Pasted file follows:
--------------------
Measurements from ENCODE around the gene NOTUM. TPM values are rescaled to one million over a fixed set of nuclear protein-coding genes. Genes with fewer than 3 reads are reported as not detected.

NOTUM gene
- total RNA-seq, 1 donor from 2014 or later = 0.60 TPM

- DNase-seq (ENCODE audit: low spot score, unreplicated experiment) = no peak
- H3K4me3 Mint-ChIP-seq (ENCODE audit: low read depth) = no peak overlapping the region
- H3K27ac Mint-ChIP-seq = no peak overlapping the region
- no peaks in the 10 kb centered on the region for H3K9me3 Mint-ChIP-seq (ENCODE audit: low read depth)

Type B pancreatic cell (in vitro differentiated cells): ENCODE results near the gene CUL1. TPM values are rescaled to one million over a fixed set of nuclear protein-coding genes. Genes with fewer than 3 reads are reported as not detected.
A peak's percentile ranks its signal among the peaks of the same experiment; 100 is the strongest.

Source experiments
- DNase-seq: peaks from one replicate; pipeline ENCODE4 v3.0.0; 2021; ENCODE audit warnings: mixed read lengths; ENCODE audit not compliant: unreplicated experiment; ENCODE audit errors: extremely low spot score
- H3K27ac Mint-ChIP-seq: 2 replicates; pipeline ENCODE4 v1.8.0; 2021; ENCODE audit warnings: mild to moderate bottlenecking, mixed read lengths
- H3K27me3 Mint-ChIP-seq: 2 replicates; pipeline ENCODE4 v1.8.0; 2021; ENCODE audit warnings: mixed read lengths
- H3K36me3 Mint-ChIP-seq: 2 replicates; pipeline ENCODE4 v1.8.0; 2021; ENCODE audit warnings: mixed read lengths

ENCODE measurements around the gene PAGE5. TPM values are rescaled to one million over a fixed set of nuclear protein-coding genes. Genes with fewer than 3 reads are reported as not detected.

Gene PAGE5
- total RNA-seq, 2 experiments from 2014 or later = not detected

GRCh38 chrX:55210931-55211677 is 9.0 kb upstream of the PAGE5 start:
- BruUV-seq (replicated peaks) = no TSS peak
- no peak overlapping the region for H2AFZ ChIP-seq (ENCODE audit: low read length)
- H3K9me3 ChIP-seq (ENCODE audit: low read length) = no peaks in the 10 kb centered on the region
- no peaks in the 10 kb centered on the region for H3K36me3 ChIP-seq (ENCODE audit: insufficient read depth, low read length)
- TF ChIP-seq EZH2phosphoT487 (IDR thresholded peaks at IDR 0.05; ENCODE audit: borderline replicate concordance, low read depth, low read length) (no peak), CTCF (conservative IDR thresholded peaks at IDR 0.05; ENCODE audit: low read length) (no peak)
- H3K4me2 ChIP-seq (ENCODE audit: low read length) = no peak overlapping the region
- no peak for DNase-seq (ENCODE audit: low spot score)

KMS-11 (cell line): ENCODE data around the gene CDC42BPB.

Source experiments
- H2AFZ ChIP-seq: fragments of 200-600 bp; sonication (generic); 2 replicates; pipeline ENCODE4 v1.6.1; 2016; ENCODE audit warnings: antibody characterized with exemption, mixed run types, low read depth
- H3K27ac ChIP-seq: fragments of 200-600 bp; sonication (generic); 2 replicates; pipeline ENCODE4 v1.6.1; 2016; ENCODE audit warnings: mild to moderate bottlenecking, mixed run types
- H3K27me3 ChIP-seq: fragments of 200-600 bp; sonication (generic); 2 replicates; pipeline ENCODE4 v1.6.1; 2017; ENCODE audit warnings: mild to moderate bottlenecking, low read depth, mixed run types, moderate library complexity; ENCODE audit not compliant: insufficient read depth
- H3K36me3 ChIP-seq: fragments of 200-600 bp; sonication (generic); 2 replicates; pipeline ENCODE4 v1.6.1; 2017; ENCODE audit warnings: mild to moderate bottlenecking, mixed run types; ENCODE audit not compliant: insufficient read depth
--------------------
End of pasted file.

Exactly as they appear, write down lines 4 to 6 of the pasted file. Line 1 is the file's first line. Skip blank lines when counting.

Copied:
- DNase-seq (ENCODE audit: low spot score, unreplicated experiment) = no peak
- H3K4me3 Mint-ChIP-seq (ENCODE audit: low read depth) = no peak overlapping the region
- H3K27ac Mint-ChIP-seq = no peak overlapping the region